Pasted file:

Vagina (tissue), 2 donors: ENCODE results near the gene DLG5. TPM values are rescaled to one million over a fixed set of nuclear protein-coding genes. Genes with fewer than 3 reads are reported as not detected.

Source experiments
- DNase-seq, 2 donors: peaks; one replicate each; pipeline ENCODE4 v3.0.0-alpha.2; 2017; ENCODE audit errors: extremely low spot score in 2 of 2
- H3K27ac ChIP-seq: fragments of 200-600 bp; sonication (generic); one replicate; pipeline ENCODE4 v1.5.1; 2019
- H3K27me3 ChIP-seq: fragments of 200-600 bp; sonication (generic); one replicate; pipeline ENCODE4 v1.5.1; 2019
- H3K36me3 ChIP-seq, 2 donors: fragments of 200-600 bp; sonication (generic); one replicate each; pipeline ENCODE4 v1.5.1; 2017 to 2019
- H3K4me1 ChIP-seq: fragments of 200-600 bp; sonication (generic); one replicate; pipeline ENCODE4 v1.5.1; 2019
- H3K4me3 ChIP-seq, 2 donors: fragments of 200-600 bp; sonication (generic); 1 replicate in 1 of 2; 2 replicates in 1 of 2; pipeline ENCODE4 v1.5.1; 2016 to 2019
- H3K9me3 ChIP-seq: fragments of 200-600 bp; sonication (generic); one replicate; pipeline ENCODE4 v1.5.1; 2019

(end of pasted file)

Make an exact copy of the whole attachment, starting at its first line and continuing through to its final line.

Vagina (tissue), 2 donors: ENCODE results near the gene DLG5. TPM values are rescaled to one million over a fixed set of nuclear protein-coding genes. Genes with fewer than 3 reads are reported as not detected.

Source experiments
- DNase-seq, 2 donors: peaks; one replicate each; pipeline ENCODE4 v3.0.0-alpha.2; 2017; ENCODE audit errors: extremely low spot score in 2 of 2
- H3K27ac ChIP-seq: fragments of 200-600 bp; sonication (generic); one replicate; pipeline ENCODE4 v1.5.1; 2019
- H3K27me3 ChIP-seq: fragments of 200-600 bp; sonication (generic); one replicate; pipeline ENCODE4 v1.5.1; 2019
- H3K36me3 ChIP-seq, 2 donors: fragments of 200-600 bp; sonication (generic); one replicate each; pipeline ENCODE4 v1.5.1; 2017 to 2019
- H3K4me1 ChIP-seq: fragments of 200-600 bp; sonication (generic); one replicate; pipeline ENCODE4 v1.5.1; 2019
- H3K4me3 ChIP-seq, 2 donors: fragments of 200-600 bp; sonication (generic); 1 replicate in 1 of 2; 2 replicates in 1 of 2; pipeline ENCODE4 v1.5.1; 2016 to 2019
- H3K9me3 ChIP-seq: fragments of 200-600 bp; sonication (generic); one replicate; pipeline ENCODE4 v1.5.1; 2019